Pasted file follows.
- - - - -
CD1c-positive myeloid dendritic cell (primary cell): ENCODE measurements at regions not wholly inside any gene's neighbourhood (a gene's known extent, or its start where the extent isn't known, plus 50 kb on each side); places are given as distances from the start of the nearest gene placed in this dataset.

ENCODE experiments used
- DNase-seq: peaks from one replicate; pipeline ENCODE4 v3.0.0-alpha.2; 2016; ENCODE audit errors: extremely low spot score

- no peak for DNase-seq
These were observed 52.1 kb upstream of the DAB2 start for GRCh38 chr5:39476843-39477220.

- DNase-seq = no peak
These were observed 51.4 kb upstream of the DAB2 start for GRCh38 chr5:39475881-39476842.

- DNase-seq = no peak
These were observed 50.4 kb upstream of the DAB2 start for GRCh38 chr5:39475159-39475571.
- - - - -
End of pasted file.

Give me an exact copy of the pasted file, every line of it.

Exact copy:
CD1c-positive myeloid dendritic cell (primary cell): ENCODE measurements at regions not wholly inside any gene's neighbourhood (a gene's known extent, or its start where the extent isn't known, plus 50 kb on each side); places are given as distances from the start of the nearest gene placed in this dataset.

ENCODE experiments used
- DNase-seq: peaks from one replicate; pipeline ENCODE4 v3.0.0-alpha.2; 2016; ENCODE audit errors: extremely low spot score

- no peak for DNase-seq
These were observed 52.1 kb upstream of the DAB2 start for GRCh38 chr5:39476843-39477220.

- DNase-seq = no peak
These were observed 51.4 kb upstream of the DAB2 start for GRCh38 chr5:39475881-39476842.

- DNase-seq = no peak
These were observed 50.4 kb upstream of the DAB2 start for GRCh38 chr5:39475159-39475571.